Domo's (NASDAQ:DOMO) stock recently soared after the cloud analytics software provider's third-quarter numbers topped analysts' expectations. Its revenue rose 22% annually to $44.8 million, beating estimates by nearly $3 million. Its total billings grew 15% to $44.4 million.

Domo's non-GAAP net loss narrowed from $27.9 million to $23.6 million, or $0.85 per share, which also beat expectations by $0.16. On a GAAP basis, its net loss narrowed from $32.5 million to $29.1 million, or $1.05 per share.

Domo's numbers weren't jaw-dropping, but they indicate that it's still growing in a competitive field. Let's dig deeper into its report to see if its post-earnings surge is sustainable.

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The key numbers

Domo's investors likely breathed a sigh of relief for two main reasons. First, the company's billings growth accelerated after a significant deceleration in the second quarter, which it blamed on a pursuit of larger enterprise customers instead of smaller businesses. Second, its revenue stabilized with its second straight quarter of 22% growth.

YOY growth

Q3 2019

Q4 2019

Q1 2020

Q2 2020

Q3 2020













YOY = Year-over-year. Source: Domo quarterly reports.

Domo expects its fourth-quarter revenue to rise 14%-17% annually, beating estimates for 11% growth. However, it expects its billings to stay nearly flat.

That forecast points at a slowdown in the fourth quarter, but investors should recall that it sandbagged its third-quarter guidance with a forecast for just 13%-15% growth in revenue and a 6% decline in billings. It's unclear if Domo is tempering expectations or actually struggling against the competition, but investors should take its forecast with a grain of salt.

Meanwhile, Domo's subscription revenue continued to grow as a percentage of its total revenue, and its subscription margin expanded both sequentially and annually.


Q3 2019

Q4 2019

Q1 2020

Q2 2020

Q3 2020

Subscriptions as a percentage of sales






Subscription gross margin






Source: Domo quarterly reports.

Those numbers indicate that Domo's pursuit of larger partners -- like Amazon Web Services, Verizon, and Coca-Cola bottler Swire Coca-Cola -- is paying off. The company is also locking in its existing customers with a gross retention rate of 90%.

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Domo's dependence on higher-margin, recurring revenue gives it more room to cut its operating expenses, which rose just 5% annually (on a non-GAAP basis) during the quarter. But Domo won't achieve profitability anytime soon, and it's still burning through a lot of cash -- it ended the quarter with just $93.5 million in cash and equivalents (plus $22.4 million in short-term investments), down from $177 million at the beginning of the year.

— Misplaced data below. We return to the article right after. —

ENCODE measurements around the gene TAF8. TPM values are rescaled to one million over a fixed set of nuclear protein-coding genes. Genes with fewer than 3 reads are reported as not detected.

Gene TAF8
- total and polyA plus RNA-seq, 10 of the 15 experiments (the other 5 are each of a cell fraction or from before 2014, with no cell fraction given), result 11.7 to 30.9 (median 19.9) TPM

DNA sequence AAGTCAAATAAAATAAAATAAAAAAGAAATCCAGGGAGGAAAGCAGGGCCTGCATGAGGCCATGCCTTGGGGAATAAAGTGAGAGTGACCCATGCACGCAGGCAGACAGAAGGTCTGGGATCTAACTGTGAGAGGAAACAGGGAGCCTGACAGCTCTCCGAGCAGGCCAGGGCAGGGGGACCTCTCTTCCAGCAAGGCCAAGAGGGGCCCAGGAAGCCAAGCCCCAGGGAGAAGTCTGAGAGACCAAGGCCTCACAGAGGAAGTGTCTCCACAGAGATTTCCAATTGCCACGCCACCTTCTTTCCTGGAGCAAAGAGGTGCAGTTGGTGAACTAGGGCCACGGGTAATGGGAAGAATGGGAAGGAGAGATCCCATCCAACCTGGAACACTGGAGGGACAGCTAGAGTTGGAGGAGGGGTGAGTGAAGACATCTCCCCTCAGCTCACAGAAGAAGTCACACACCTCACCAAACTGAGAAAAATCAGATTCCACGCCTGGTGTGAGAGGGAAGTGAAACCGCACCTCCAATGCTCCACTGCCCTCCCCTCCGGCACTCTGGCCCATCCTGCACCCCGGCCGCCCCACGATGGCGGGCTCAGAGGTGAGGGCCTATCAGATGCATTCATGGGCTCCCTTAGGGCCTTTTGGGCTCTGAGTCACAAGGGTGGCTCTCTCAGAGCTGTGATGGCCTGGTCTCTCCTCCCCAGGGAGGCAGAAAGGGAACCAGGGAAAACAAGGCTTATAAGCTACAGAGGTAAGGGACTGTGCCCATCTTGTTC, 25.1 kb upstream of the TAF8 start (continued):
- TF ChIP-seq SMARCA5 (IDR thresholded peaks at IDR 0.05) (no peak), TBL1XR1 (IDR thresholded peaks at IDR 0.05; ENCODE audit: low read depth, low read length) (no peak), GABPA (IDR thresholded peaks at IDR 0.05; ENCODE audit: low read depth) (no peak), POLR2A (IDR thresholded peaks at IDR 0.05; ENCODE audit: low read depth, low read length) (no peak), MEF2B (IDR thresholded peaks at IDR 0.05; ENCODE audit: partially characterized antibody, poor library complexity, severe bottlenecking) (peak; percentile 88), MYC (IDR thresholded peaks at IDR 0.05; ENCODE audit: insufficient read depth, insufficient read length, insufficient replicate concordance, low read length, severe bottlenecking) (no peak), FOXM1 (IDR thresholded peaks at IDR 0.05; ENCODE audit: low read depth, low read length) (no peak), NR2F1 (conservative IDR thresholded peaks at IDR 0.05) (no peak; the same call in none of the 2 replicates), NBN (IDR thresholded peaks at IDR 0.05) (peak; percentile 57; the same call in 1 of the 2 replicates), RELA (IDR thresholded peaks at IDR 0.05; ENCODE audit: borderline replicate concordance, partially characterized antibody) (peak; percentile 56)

But during the conference call with analysts, CEO Josh James declared that Domo was making "meaningful progress on reducing our cash burn," and that he believed that its efforts were "more than sufficient" to "achieve a cash flow positive position" in the future.

A low valuation but an uncertain future

Domo only trades slightly above its IPO price after its post-earnings pop, and the stock trades at just three times next year's sales, which is an unusually low valuation for a growing cloud company. However, Domo is trading at a discount to many of its peers because it faces a growing list of competitors.

Domo's core platform is a cloud-based analytics dashboard that can be accessed via a mobile app. It's expanding that ecosystem with an app store, an AI platform for crunching data, and collaboration and marketing tools for employees.

However, two recent acquisitions cast a dark cloud over Domo's future: Salesforce's (NYSE:CRM) takeover of Tableau, and the acquisition of Looker by Alphabet's (NASDAQ:GOOG) (NASDAQ:GOOGL) Google.

Tableau and Looker both compete with Domo, and their integration into Salesforce and Google's enterprise ecosystems could reduce Domo's pricing power and pull away its customers. In response, Domo would need to cut prices and boost its spending again, which would exacerbate its losses and cash burn issues.

Domo expects its revenue to rise 21%-22% for the full year, but analysts -- many of whom are concerned about macro headwinds and competition from bigger rivals -- only expect about 10% growth next year. That's why investors aren't as bullish on Domo as they are on other cloud stocks like Twilio, which has surged nearly seven-fold since its IPO and still trades at over nine times next year's sales.

Stick with more promising cloud stocks instead

Domo isn't doomed, but it's a company with lackluster growth and a narrow moat in an industry that favors accelerating growth with wide moats. Therefore, investors should stick with more promising cloud stocks instead of unproven underdogs like Domo.

This article represents the opinion of the writer, who may disagree with the “official” recommendation position of a Motley Fool premium advisory service. We’re motley! Questioning an investing thesis -- even one of our own -- helps us all think critically about investing and make decisions that help us become smarter, happier, and richer.